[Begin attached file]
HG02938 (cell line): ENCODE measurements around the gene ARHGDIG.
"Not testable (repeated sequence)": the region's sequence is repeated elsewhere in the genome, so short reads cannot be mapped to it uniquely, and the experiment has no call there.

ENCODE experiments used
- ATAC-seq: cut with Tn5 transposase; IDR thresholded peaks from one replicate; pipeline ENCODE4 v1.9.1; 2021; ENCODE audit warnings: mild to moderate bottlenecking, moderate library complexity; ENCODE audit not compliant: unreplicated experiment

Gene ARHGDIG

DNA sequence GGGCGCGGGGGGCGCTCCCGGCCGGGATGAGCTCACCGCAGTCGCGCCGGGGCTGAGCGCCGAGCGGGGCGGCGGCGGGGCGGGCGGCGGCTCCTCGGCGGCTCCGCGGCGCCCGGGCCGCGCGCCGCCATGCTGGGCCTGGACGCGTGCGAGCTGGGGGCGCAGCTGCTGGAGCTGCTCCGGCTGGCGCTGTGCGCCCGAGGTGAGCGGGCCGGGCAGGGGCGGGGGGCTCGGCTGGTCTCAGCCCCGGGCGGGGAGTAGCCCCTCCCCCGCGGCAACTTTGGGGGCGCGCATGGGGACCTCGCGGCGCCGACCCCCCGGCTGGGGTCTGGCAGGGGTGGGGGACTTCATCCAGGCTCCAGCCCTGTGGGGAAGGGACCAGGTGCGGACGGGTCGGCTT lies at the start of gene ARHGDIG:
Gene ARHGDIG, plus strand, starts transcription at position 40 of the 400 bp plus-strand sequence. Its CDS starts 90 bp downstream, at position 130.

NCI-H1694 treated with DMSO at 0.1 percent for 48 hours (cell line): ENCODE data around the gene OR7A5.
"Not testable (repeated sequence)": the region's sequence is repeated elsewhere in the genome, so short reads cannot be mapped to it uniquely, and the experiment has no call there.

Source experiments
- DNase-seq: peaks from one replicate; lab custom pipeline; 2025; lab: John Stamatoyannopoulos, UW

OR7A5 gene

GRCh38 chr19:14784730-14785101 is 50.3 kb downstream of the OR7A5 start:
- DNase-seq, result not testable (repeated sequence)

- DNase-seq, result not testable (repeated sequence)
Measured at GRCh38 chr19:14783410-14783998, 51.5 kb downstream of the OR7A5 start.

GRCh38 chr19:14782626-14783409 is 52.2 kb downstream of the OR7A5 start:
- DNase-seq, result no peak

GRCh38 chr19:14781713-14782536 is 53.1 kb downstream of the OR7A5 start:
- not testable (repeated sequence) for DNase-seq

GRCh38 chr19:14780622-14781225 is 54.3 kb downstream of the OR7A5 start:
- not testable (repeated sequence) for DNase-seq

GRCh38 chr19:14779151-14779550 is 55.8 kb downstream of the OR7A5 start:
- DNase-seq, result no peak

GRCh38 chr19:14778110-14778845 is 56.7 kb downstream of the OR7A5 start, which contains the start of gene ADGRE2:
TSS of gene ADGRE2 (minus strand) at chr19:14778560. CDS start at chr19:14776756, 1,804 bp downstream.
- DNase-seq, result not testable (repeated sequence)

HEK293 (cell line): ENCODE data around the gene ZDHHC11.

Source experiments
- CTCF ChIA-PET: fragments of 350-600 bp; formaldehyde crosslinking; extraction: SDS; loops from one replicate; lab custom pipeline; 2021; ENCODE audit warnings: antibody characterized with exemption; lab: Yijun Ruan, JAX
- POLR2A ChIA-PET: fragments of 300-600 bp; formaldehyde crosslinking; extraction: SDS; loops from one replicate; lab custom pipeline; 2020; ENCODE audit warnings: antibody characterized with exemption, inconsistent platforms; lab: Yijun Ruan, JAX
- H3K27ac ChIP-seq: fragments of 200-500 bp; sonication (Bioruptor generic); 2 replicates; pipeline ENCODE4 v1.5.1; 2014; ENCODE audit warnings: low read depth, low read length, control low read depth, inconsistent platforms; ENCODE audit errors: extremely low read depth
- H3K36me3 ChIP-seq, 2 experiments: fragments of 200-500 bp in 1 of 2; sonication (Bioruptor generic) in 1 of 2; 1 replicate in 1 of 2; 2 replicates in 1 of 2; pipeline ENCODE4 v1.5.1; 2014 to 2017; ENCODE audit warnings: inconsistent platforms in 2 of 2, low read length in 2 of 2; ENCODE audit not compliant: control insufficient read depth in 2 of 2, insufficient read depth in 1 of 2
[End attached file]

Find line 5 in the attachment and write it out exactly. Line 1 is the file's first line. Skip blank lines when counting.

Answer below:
Gene ARHGDIG